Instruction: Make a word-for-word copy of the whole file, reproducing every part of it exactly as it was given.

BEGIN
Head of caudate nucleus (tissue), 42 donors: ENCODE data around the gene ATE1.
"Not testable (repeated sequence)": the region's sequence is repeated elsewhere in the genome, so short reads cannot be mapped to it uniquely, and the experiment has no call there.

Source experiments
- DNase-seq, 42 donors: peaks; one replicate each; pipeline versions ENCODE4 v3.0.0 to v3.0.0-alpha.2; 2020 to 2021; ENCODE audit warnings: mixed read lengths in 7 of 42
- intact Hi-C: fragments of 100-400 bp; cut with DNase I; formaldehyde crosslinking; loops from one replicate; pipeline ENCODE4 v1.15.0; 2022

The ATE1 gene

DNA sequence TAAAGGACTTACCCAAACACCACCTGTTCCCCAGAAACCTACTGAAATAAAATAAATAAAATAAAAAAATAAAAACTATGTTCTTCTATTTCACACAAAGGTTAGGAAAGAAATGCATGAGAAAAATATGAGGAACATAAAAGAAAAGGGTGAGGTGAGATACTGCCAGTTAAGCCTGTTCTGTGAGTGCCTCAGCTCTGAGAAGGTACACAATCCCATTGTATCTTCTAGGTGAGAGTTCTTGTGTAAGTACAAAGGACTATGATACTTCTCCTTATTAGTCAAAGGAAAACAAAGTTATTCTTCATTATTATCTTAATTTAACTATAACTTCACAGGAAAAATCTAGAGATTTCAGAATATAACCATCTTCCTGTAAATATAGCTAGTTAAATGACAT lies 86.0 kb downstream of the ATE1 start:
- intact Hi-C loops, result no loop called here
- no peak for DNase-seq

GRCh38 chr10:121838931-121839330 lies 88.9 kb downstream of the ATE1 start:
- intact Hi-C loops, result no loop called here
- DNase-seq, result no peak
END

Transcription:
Head of caudate nucleus (tissue), 42 donors: ENCODE data around the gene ATE1.
"Not testable (repeated sequence)": the region's sequence is repeated elsewhere in the genome, so short reads cannot be mapped to it uniquely, and the experiment has no call there.

Source experiments
- DNase-seq, 42 donors: peaks; one replicate each; pipeline versions ENCODE4 v3.0.0 to v3.0.0-alpha.2; 2020 to 2021; ENCODE audit warnings: mixed read lengths in 7 of 42
- intact Hi-C: fragments of 100-400 bp; cut with DNase I; formaldehyde crosslinking; loops from one replicate; pipeline ENCODE4 v1.15.0; 2022

The ATE1 gene

DNA sequence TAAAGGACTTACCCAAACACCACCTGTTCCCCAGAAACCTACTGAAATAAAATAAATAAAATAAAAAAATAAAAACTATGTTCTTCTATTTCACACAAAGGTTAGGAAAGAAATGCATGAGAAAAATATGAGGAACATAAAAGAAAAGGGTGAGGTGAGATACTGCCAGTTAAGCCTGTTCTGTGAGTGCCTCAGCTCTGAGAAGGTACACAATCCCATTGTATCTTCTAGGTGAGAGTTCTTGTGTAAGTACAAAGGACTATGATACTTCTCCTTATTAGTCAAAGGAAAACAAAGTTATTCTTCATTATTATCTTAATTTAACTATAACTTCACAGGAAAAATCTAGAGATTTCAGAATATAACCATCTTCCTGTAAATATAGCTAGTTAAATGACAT lies 86.0 kb downstream of the ATE1 start:
- intact Hi-C loops, result no loop called here
- no peak for DNase-seq

GRCh38 chr10:121838931-121839330 lies 88.9 kb downstream of the ATE1 start:
- intact Hi-C loops, result no loop called here
- DNase-seq, result no peak